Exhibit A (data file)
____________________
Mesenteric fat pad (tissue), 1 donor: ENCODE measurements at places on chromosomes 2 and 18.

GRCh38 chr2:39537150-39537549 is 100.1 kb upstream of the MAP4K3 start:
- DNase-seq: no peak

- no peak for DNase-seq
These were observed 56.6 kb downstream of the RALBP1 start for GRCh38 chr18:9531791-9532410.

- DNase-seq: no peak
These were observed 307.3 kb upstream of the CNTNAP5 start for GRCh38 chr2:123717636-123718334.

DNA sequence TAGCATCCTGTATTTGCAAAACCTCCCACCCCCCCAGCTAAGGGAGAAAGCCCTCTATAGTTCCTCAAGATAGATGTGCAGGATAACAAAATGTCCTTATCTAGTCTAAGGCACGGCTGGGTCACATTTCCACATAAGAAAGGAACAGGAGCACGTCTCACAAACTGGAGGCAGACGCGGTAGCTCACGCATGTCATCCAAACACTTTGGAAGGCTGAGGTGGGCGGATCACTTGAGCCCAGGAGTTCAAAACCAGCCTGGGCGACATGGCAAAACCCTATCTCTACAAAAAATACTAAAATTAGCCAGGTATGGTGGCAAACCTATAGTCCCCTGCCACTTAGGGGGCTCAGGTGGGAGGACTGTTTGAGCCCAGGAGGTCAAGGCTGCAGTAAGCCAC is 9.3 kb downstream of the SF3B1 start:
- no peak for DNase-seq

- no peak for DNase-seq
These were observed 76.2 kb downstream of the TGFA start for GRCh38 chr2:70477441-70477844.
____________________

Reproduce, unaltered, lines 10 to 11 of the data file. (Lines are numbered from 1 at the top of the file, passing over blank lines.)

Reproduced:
- no peak for DNase-seq
These were observed 76.2 kb downstream of the TGFA start for GRCh38 chr2:70477441-70477844.